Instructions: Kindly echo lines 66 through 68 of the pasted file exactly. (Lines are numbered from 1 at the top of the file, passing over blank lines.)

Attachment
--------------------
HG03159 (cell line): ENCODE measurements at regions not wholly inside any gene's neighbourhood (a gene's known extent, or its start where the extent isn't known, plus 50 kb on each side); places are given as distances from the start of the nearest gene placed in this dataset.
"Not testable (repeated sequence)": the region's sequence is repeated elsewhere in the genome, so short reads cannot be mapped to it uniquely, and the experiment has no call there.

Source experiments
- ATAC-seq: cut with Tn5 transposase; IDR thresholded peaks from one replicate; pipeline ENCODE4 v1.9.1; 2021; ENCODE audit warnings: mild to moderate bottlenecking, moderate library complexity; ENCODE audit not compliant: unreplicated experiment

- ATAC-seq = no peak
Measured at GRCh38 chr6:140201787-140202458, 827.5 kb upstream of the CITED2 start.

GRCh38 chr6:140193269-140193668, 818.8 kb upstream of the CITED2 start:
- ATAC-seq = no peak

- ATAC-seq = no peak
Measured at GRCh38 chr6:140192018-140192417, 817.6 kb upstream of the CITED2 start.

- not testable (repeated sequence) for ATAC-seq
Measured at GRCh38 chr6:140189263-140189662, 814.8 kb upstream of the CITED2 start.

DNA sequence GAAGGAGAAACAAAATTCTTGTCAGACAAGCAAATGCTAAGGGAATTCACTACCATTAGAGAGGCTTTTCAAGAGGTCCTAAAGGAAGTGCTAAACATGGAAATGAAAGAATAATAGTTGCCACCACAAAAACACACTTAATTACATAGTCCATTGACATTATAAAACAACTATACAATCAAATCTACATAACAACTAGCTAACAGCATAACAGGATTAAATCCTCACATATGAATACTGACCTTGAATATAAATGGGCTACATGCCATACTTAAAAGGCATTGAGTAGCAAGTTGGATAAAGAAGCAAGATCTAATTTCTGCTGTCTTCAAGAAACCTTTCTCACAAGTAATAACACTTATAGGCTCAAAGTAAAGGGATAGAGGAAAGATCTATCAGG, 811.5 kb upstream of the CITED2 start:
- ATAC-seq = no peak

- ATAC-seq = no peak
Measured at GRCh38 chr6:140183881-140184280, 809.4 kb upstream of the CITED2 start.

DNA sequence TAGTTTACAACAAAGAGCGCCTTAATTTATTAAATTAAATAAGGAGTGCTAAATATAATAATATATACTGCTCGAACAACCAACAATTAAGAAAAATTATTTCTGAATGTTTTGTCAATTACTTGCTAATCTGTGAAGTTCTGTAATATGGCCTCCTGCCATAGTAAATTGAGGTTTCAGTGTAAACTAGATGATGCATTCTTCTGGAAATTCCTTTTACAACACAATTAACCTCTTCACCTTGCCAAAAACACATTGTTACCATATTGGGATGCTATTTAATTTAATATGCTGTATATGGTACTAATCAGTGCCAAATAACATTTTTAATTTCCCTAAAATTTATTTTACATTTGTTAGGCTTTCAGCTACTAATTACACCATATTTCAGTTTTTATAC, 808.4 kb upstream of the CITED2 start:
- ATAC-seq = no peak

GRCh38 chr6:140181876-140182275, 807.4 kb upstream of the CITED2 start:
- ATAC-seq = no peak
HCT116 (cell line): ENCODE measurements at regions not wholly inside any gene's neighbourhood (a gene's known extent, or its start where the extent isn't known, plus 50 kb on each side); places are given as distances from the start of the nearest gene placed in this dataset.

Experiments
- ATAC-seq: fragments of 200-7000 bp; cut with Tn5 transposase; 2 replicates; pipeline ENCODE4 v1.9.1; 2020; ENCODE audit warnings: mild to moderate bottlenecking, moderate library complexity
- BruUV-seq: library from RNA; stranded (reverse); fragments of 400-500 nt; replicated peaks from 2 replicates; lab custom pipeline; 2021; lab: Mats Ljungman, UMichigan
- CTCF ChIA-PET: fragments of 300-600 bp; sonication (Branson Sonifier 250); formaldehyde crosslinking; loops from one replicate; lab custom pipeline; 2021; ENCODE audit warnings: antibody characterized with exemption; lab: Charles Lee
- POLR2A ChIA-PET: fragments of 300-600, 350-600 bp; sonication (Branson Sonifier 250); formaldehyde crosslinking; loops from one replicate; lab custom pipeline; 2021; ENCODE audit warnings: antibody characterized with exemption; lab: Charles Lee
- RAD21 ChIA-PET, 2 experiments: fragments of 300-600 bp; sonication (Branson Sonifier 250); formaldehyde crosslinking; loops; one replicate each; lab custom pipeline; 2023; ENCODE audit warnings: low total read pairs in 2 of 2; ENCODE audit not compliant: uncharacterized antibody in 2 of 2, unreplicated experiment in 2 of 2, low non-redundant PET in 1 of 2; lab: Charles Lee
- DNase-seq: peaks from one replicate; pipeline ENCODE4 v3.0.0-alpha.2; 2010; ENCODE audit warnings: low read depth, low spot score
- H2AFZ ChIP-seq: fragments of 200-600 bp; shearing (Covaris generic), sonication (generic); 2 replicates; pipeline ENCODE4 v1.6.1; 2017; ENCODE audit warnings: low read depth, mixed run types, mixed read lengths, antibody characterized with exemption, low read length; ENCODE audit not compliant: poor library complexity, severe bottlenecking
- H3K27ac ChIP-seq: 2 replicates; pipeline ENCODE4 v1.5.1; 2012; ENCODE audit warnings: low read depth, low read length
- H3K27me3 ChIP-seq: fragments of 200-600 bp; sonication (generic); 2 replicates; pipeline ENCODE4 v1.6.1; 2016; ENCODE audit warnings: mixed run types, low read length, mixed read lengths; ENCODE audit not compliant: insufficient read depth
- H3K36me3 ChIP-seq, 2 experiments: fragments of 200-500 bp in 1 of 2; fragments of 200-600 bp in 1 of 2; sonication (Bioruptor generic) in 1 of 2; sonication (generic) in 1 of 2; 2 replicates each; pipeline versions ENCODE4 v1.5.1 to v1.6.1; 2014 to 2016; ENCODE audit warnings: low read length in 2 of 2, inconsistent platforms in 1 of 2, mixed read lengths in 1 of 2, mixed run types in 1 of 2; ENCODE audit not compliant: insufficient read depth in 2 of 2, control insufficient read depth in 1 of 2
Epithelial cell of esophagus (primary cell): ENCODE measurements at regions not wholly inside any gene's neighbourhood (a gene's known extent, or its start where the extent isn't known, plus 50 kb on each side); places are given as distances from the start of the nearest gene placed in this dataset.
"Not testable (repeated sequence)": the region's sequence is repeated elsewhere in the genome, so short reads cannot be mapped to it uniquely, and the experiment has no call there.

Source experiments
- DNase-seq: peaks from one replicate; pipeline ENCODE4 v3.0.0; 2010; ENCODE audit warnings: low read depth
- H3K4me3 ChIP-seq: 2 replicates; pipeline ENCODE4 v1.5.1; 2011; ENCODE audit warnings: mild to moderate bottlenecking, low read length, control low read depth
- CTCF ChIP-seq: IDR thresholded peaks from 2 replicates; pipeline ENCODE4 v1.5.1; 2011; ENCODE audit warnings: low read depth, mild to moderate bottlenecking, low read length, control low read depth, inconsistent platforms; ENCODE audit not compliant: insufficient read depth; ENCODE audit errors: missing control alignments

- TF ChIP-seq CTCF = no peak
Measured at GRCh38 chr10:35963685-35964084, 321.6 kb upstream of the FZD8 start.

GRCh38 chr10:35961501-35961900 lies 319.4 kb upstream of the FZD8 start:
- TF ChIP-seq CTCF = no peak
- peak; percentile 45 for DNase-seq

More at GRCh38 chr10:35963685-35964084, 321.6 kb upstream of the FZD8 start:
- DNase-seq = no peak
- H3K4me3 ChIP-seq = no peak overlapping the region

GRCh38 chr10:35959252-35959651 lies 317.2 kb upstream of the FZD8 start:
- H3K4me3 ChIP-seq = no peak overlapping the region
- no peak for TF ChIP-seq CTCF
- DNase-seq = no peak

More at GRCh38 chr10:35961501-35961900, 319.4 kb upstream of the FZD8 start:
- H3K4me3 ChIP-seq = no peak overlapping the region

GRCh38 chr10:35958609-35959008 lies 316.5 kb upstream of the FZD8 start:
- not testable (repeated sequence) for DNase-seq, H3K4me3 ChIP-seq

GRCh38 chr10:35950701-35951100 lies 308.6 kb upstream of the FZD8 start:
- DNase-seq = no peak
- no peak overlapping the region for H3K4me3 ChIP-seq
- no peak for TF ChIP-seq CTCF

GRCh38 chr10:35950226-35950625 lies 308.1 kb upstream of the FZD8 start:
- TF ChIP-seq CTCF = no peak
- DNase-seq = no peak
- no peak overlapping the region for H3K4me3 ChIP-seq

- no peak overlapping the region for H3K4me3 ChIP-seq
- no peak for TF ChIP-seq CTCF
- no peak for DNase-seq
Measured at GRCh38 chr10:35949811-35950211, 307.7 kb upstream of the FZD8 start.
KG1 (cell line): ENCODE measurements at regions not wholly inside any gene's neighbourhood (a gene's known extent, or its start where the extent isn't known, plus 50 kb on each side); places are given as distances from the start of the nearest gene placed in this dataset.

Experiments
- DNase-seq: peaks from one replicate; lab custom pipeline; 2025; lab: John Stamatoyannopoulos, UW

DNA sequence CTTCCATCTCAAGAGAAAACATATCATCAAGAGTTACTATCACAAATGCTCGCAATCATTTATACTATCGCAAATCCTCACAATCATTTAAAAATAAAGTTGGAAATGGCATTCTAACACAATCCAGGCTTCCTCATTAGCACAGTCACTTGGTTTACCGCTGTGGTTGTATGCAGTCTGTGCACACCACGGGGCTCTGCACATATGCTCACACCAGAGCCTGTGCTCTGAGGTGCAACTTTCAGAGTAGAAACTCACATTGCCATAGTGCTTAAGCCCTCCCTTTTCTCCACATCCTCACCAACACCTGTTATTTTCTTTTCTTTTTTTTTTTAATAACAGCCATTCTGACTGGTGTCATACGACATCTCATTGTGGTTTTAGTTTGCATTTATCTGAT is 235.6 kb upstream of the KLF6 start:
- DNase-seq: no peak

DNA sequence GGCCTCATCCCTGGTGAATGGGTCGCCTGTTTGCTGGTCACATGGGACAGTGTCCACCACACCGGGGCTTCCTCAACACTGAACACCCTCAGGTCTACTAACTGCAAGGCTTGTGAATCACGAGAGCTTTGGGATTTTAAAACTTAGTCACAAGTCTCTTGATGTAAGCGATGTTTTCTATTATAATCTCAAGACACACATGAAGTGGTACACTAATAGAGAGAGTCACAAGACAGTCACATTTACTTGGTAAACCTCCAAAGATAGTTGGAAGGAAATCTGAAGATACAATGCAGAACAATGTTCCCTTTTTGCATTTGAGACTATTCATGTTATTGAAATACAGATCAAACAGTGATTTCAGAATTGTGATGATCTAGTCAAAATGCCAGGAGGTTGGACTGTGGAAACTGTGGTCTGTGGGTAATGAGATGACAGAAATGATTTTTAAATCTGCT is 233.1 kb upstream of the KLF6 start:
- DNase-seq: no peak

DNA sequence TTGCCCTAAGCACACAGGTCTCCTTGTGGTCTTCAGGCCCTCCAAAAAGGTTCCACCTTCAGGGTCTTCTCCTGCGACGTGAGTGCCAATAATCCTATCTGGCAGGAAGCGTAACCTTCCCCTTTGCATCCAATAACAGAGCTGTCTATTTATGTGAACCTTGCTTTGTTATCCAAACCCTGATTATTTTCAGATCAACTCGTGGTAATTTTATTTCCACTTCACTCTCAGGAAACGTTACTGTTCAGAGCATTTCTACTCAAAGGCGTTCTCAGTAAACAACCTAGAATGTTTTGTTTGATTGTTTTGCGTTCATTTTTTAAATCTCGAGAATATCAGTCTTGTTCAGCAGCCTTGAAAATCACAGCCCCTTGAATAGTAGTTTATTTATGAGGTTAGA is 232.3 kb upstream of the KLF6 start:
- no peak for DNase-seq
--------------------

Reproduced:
Measured at GRCh38 chr10:35949811-35950211, 307.7 kb upstream of the FZD8 start.
KG1 (cell line): ENCODE measurements at regions not wholly inside any gene's neighbourhood (a gene's known extent, or its start where the extent isn't known, plus 50 kb on each side); places are given as distances from the start of the nearest gene placed in this dataset.

Experiments